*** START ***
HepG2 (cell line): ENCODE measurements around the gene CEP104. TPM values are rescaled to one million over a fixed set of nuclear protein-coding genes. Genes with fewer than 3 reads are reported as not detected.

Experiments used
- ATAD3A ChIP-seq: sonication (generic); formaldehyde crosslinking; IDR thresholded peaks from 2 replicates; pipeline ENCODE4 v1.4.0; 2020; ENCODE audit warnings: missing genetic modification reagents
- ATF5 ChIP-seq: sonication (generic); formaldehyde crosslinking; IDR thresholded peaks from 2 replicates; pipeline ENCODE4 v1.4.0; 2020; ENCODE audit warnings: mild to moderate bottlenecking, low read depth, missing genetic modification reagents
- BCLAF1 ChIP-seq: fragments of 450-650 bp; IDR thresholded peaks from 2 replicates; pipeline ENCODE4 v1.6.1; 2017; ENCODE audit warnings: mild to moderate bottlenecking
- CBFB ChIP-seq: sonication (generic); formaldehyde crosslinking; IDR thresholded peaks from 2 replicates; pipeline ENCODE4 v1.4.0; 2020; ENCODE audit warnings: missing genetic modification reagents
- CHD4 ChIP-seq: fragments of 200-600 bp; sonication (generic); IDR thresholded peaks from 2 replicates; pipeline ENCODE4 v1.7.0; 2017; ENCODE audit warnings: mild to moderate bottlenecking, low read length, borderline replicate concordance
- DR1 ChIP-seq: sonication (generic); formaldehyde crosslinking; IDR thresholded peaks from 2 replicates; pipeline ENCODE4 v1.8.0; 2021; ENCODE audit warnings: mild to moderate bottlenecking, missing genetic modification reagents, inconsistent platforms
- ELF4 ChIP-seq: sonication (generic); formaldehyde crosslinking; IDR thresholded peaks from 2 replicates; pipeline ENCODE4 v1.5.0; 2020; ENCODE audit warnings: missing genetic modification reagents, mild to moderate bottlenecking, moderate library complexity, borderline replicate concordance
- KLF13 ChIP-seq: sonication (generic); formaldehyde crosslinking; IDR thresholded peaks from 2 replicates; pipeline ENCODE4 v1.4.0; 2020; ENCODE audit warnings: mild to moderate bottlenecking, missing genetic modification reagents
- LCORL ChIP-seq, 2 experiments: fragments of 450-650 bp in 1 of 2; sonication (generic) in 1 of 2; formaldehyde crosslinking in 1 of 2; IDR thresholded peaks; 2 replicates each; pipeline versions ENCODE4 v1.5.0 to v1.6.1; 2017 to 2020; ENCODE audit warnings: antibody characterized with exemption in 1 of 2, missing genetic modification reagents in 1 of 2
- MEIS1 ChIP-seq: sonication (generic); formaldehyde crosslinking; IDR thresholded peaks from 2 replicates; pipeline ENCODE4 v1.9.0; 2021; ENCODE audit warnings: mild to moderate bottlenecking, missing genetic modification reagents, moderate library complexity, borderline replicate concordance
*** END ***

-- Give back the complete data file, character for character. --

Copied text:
HepG2 (cell line): ENCODE measurements around the gene CEP104. TPM values are rescaled to one million over a fixed set of nuclear protein-coding genes. Genes with fewer than 3 reads are reported as not detected.

Experiments used
- ATAD3A ChIP-seq: sonication (generic); formaldehyde crosslinking; IDR thresholded peaks from 2 replicates; pipeline ENCODE4 v1.4.0; 2020; ENCODE audit warnings: missing genetic modification reagents
- ATF5 ChIP-seq: sonication (generic); formaldehyde crosslinking; IDR thresholded peaks from 2 replicates; pipeline ENCODE4 v1.4.0; 2020; ENCODE audit warnings: mild to moderate bottlenecking, low read depth, missing genetic modification reagents
- BCLAF1 ChIP-seq: fragments of 450-650 bp; IDR thresholded peaks from 2 replicates; pipeline ENCODE4 v1.6.1; 2017; ENCODE audit warnings: mild to moderate bottlenecking
- CBFB ChIP-seq: sonication (generic); formaldehyde crosslinking; IDR thresholded peaks from 2 replicates; pipeline ENCODE4 v1.4.0; 2020; ENCODE audit warnings: missing genetic modification reagents
- CHD4 ChIP-seq: fragments of 200-600 bp; sonication (generic); IDR thresholded peaks from 2 replicates; pipeline ENCODE4 v1.7.0; 2017; ENCODE audit warnings: mild to moderate bottlenecking, low read length, borderline replicate concordance
- DR1 ChIP-seq: sonication (generic); formaldehyde crosslinking; IDR thresholded peaks from 2 replicates; pipeline ENCODE4 v1.8.0; 2021; ENCODE audit warnings: mild to moderate bottlenecking, missing genetic modification reagents, inconsistent platforms
- ELF4 ChIP-seq: sonication (generic); formaldehyde crosslinking; IDR thresholded peaks from 2 replicates; pipeline ENCODE4 v1.5.0; 2020; ENCODE audit warnings: missing genetic modification reagents, mild to moderate bottlenecking, moderate library complexity, borderline replicate concordance
- KLF13 ChIP-seq: sonication (generic); formaldehyde crosslinking; IDR thresholded peaks from 2 replicates; pipeline ENCODE4 v1.4.0; 2020; ENCODE audit warnings: mild to moderate bottlenecking, missing genetic modification reagents
- LCORL ChIP-seq, 2 experiments: fragments of 450-650 bp in 1 of 2; sonication (generic) in 1 of 2; formaldehyde crosslinking in 1 of 2; IDR thresholded peaks; 2 replicates each; pipeline versions ENCODE4 v1.5.0 to v1.6.1; 2017 to 2020; ENCODE audit warnings: antibody characterized with exemption in 1 of 2, missing genetic modification reagents in 1 of 2
- MEIS1 ChIP-seq: sonication (generic); formaldehyde crosslinking; IDR thresholded peaks from 2 replicates; pipeline ENCODE4 v1.9.0; 2021; ENCODE audit warnings: mild to moderate bottlenecking, missing genetic modification reagents, moderate library complexity, borderline replicate concordance